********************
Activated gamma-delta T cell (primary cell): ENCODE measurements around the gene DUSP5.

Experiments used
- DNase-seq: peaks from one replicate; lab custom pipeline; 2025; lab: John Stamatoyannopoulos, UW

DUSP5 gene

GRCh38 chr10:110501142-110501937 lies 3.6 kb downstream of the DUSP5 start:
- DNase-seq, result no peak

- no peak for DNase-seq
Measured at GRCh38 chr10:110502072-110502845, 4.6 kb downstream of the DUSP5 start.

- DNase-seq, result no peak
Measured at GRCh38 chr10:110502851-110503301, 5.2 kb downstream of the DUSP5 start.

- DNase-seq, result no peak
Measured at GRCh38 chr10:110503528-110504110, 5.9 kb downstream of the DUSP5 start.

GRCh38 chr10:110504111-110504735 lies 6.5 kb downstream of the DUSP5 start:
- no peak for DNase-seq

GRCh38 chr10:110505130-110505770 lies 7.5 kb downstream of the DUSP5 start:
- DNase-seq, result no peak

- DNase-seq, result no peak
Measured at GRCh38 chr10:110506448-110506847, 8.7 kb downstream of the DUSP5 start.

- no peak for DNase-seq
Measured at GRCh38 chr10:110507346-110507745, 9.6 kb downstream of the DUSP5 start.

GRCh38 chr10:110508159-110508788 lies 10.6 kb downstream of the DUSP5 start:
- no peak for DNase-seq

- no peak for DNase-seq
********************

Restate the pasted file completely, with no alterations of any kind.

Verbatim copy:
Activated gamma-delta T cell (primary cell): ENCODE measurements around the gene DUSP5.

Experiments used
- DNase-seq: peaks from one replicate; lab custom pipeline; 2025; lab: John Stamatoyannopoulos, UW

DUSP5 gene

GRCh38 chr10:110501142-110501937 lies 3.6 kb downstream of the DUSP5 start:
- DNase-seq, result no peak

- no peak for DNase-seq
Measured at GRCh38 chr10:110502072-110502845, 4.6 kb downstream of the DUSP5 start.

- DNase-seq, result no peak
Measured at GRCh38 chr10:110502851-110503301, 5.2 kb downstream of the DUSP5 start.

- DNase-seq, result no peak
Measured at GRCh38 chr10:110503528-110504110, 5.9 kb downstream of the DUSP5 start.

GRCh38 chr10:110504111-110504735 lies 6.5 kb downstream of the DUSP5 start:
- no peak for DNase-seq

GRCh38 chr10:110505130-110505770 lies 7.5 kb downstream of the DUSP5 start:
- DNase-seq, result no peak

- DNase-seq, result no peak
Measured at GRCh38 chr10:110506448-110506847, 8.7 kb downstream of the DUSP5 start.

- no peak for DNase-seq
Measured at GRCh38 chr10:110507346-110507745, 9.6 kb downstream of the DUSP5 start.

GRCh38 chr10:110508159-110508788 lies 10.6 kb downstream of the DUSP5 start:
- no peak for DNase-seq

- no peak for DNase-seq